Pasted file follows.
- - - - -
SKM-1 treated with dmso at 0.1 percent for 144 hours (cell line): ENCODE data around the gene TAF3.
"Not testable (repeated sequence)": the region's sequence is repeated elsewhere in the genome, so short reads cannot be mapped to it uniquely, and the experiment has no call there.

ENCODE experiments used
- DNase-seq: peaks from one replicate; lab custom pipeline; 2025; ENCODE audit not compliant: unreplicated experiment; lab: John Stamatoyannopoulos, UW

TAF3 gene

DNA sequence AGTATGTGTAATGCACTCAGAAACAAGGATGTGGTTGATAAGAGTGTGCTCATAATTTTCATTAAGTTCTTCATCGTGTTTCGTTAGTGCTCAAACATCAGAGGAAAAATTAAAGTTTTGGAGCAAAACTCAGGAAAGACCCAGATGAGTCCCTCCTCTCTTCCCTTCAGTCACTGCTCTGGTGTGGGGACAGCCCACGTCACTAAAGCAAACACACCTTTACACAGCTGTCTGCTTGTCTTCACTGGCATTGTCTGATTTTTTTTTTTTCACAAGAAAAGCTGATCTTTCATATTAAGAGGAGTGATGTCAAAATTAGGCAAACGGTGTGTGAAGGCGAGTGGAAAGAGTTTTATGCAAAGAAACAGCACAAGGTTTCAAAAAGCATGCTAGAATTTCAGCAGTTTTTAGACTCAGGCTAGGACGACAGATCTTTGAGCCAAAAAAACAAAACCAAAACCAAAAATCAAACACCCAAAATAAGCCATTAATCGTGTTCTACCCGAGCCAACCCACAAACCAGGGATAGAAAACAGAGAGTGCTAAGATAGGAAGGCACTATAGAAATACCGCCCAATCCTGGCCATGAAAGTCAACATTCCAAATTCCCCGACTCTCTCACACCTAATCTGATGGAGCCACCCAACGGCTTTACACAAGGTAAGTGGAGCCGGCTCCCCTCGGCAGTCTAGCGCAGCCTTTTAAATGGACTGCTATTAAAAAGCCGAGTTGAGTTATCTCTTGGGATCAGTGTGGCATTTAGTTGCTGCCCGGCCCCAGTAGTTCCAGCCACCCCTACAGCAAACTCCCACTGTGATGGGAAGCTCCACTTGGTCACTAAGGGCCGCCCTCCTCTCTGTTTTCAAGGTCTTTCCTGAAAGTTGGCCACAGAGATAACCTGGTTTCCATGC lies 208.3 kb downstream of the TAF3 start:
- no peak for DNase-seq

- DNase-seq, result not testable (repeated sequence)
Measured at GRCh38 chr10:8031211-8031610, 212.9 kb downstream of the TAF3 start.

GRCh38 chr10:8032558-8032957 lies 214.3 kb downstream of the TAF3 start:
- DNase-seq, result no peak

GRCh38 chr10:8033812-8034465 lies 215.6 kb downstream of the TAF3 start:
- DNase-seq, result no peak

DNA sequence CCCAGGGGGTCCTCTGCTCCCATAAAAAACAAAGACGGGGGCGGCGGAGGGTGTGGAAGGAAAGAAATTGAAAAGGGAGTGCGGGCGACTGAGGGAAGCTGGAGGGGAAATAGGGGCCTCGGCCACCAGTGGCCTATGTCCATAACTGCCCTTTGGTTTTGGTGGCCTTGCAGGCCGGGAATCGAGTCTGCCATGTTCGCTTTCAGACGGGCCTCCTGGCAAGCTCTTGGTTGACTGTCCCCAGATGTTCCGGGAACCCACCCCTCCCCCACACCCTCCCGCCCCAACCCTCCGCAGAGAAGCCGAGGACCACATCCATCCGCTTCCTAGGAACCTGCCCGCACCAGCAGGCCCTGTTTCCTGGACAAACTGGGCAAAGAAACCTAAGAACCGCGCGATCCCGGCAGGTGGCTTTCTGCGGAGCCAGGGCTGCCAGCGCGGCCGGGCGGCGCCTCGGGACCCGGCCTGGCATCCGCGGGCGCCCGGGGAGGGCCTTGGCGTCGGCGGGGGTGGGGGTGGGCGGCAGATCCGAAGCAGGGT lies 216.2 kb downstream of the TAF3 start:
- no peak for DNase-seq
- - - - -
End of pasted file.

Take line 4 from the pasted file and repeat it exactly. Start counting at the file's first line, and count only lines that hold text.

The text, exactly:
- DNase-seq: peaks from one replicate; lab custom pipeline; 2025; ENCODE audit not compliant: unreplicated experiment; lab: John Stamatoyannopoulos, UW